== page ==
3. The evolving relationship of Congress and the presidency with the American public benefits presidential power. In the contemporary world, media and technological tools have created a presidency that has a closer relationship to the public than individual members of Congress have with their own districts, at least in terms of perception and familiarity. Presidents, like quarterbacks, tend to get more credit and more blame than they deserve. Citizens can make an effort to get to know their congressmen and frequently communicate directly with them. Know where to accurately place both blame and praise.
4. Parochial interests override institutional interests. Although members of Congress all theoretically have a common stake in the power of the institution, the stronger motivation to the hundreds of individual members is to get reelected by serving their own district or state. This type of situation results in the diminishing of Congress because the “collective Congress” fractures under parochial considerations. It’s true then, that the greatest power citizens have over Congress is their vote. Use your vote to express how you want elected officials to prioritize their interests when representing you.
Johns reminds us that we should support and elect members of Congress that actively seek to restore the constitutional balance because “the Constitution cannot enforce itself.”
Joshua Seth Hunt grew up knowing he carried the namesake of his great granduncle, Moroni Seth McConkie, who was killed in a French train accident while serving in World War I.
“My middle name to me not only serves as a reminder about my great granduncle’s service to preserve peace, it also serves as a reminder to me of all those that came before me and their hard work and service,” said Hunt, a BYU computer science major.
Hunt is part of a BYU team who — in time for the 100th anniversary of Armistice Day — just released Vet Finder, a Web application that will tell people who in their family tree are veterans of World War I. For the project, computer science professor Mark Clement, economics professor Joseph Price and four other computer science students spent the past five months creating a machine-learning feature to scan more than 32 million 1930 census records (for nearly 137 million people).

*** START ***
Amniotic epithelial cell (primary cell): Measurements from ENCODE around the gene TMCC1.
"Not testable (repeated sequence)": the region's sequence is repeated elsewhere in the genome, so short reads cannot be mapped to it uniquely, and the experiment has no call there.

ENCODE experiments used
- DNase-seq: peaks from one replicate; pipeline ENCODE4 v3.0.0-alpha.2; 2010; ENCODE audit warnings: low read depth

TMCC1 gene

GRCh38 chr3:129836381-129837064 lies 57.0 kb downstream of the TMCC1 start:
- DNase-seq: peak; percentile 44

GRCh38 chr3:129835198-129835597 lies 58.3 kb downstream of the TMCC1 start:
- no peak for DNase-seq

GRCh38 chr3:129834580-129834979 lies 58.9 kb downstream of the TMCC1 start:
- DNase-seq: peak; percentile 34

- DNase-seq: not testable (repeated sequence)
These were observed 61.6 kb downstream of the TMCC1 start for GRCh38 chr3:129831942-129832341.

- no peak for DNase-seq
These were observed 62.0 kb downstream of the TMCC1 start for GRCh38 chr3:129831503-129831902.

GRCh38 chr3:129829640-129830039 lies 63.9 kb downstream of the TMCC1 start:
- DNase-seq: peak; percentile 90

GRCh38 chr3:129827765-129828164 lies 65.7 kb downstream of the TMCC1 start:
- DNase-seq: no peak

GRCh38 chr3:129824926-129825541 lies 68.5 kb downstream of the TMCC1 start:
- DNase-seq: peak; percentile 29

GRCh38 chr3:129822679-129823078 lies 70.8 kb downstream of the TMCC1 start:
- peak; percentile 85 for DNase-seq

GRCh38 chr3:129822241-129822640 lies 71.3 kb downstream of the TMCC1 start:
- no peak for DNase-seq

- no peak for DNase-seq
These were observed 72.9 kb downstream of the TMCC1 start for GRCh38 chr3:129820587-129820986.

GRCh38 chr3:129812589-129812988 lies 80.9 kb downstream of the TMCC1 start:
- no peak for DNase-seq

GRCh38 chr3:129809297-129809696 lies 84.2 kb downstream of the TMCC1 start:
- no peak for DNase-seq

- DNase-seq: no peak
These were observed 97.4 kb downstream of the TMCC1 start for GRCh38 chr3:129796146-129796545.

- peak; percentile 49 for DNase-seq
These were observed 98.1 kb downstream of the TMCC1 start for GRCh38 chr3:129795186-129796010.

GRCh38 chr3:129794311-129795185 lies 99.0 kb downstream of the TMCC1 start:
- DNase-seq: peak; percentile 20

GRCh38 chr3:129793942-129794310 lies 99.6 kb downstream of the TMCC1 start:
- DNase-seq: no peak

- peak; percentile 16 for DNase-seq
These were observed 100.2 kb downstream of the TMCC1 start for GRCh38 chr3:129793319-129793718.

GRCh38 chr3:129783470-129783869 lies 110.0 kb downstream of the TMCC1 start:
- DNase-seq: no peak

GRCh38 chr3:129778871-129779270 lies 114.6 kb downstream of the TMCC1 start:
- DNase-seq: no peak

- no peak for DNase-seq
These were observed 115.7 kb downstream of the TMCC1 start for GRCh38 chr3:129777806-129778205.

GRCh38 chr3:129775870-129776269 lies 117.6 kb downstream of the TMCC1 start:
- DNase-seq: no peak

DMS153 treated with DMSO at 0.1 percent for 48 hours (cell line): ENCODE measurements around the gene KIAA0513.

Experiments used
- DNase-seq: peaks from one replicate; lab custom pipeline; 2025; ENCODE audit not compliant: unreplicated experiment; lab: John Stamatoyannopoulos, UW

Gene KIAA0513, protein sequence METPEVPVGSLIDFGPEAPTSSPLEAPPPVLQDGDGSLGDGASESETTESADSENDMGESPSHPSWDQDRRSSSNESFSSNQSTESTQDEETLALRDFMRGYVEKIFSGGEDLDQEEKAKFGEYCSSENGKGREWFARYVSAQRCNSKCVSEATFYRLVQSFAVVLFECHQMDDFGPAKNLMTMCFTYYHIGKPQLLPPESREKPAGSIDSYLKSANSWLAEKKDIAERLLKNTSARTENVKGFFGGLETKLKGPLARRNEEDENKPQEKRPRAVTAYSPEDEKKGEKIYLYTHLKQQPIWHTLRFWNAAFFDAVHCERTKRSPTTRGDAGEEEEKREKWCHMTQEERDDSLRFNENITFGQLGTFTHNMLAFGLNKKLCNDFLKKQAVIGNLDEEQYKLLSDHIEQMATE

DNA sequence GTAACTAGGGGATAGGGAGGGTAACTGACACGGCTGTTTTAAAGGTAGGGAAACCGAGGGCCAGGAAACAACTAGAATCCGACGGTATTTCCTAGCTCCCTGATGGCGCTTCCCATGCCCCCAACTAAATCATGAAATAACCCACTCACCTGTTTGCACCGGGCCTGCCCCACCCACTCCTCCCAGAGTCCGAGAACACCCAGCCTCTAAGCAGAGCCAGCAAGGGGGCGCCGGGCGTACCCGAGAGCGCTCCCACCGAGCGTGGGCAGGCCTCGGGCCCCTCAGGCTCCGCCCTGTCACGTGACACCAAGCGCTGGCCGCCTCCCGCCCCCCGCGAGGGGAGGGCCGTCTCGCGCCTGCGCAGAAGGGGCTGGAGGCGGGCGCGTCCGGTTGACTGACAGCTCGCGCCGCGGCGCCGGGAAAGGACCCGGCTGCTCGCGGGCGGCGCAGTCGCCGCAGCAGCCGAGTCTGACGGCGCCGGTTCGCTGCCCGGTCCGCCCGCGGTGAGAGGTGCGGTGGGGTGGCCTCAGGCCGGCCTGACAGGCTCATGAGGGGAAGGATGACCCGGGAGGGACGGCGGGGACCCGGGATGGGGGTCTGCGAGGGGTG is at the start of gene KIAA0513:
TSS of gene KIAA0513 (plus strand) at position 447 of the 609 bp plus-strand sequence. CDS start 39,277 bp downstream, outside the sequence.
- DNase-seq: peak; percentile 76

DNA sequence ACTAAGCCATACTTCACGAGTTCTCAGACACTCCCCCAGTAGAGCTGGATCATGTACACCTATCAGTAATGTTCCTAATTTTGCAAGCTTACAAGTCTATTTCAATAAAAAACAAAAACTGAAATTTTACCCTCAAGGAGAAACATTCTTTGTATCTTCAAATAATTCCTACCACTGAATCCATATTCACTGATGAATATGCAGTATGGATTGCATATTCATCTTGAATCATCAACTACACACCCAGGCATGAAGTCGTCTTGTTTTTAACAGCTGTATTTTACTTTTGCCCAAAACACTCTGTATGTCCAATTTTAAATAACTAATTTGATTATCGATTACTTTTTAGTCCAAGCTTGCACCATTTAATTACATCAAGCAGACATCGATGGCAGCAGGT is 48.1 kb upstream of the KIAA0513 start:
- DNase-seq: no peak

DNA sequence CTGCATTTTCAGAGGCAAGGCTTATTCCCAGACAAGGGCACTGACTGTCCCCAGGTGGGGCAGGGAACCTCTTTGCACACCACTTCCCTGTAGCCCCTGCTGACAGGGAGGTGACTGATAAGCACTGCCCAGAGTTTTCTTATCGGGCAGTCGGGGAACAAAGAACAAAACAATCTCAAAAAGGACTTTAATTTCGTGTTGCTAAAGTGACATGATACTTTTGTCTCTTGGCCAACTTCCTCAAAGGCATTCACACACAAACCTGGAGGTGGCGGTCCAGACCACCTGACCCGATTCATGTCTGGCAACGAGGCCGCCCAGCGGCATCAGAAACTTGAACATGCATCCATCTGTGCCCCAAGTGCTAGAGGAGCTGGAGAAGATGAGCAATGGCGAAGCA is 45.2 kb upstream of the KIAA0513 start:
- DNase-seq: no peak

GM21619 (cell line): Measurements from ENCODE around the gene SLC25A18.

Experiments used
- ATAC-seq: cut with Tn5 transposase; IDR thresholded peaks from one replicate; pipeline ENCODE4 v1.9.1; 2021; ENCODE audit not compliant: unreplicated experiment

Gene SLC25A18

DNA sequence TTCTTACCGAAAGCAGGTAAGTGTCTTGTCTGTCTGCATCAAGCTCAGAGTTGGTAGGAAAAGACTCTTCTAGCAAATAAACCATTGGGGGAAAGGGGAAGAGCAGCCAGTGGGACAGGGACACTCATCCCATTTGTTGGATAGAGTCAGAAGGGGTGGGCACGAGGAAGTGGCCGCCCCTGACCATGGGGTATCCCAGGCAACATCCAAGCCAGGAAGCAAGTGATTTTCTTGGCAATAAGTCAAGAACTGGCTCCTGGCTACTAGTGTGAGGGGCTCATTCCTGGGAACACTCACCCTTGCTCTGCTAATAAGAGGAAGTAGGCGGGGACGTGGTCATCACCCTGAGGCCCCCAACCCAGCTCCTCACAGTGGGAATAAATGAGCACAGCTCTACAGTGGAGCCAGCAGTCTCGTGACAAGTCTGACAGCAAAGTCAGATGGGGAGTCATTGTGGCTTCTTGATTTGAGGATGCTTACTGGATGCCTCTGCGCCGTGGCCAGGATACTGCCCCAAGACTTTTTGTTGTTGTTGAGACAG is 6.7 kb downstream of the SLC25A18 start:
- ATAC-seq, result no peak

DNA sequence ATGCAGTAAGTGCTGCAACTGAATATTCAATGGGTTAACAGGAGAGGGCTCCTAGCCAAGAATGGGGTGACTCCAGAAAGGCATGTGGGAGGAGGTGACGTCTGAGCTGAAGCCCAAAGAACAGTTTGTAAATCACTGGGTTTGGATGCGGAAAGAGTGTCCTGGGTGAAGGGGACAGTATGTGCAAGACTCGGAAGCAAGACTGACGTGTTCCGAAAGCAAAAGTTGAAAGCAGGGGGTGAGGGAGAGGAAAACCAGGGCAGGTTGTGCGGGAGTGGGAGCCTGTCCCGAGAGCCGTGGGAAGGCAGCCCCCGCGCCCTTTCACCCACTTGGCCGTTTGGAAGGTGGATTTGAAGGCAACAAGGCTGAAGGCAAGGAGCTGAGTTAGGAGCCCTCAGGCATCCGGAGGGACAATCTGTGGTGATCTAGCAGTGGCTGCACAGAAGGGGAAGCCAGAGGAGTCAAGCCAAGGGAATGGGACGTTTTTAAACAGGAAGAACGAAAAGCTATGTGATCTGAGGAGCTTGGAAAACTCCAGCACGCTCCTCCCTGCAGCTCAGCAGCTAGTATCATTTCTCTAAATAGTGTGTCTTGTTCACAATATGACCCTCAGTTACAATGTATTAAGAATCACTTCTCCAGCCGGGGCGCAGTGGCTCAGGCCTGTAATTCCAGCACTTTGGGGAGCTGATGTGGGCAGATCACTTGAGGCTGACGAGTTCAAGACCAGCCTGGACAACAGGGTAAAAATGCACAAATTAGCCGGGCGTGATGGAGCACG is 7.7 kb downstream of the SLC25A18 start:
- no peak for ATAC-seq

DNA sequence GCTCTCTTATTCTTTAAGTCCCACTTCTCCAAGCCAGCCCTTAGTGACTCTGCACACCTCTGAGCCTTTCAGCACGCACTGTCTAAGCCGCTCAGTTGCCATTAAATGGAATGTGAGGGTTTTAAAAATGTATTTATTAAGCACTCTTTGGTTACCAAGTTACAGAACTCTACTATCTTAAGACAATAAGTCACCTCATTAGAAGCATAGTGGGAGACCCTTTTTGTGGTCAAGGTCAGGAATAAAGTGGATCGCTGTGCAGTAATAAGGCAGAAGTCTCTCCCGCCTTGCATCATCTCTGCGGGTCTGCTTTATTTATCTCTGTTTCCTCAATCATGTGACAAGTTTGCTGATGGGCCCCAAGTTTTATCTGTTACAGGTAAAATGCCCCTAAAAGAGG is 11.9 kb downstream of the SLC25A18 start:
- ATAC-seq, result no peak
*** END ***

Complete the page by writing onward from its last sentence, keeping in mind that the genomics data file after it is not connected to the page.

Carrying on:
The census had been previously indexed, but much of the data had been left out, including individuals’ veteran status and the war they were veterans of. So the team created handwriting-recognition programs (a challenge, with such a range of handwriting styles) that would ultimately link veteran status to a person’s name and other already indexed info (birth date, birth place, death date, death place and relationship).
“This does something to give more visibility to the sacrifice of veterans,” said Clement, who has three people in his family line who served in World War I. “One of the purposes of our lab is to get people interested in family history, so this is another thing that hopefully helps them to learn more about their ancestors.”
Students on the team — Hunt, Maxwell Clemens, Jesse Williams, Iain Lee and Adam Warnick — were supported by mentoring funds from the College of Physical and Mathematical Sciences.
“It’s so easy to generically think and study about the past,” said Hunt. “But this project helps us understand how we connect to it. The fact you can figure out that you have an ancestor who gave service like this helps you more deeply understand the importance and significance of their service and the war as a whole.”
Because the team to this point has focused on census records, people who were killed in the war aren’t yet linked with this application, but within the next few months, team members will have those records included as well.
This project offers a glimpse into one specific element of an individual’s family history, Clemens said, but handwriting recognition will increasingly help computers more quickly and efficiently provide significantly more family history data.
People debate history all the time, but the best arguments come from historical figures themselves. On Monday, November 12 at 4 p.m. the History Department is holding the fourth Debate of the Dead at the Varsity Theater.
Past debates have included dead queens, religious reformers, and presidents (not to mention an incident in which Freddie Mercury was rejected from the event by Empress Dowager Cixi).
This year, to honor the 100th anniversary of the Armistice of 11 November 1918—the armistice that ended fighting on land, sea and air in World War I between the Allies and their opponents—history professors are taking on the personas of soldiers in the trenches.
“History still lives with us,” says History professor and debate moderator Ed Stratford. “The idea is to increase historical consciousness on campus.”
The soldiers will answer questions posed by the moderator and reflect on their memories in the trenches, as well as share their opinions on how we think of war today. This debate is a unique opportunity for students to learn more about the past as well as gain food for thought about today.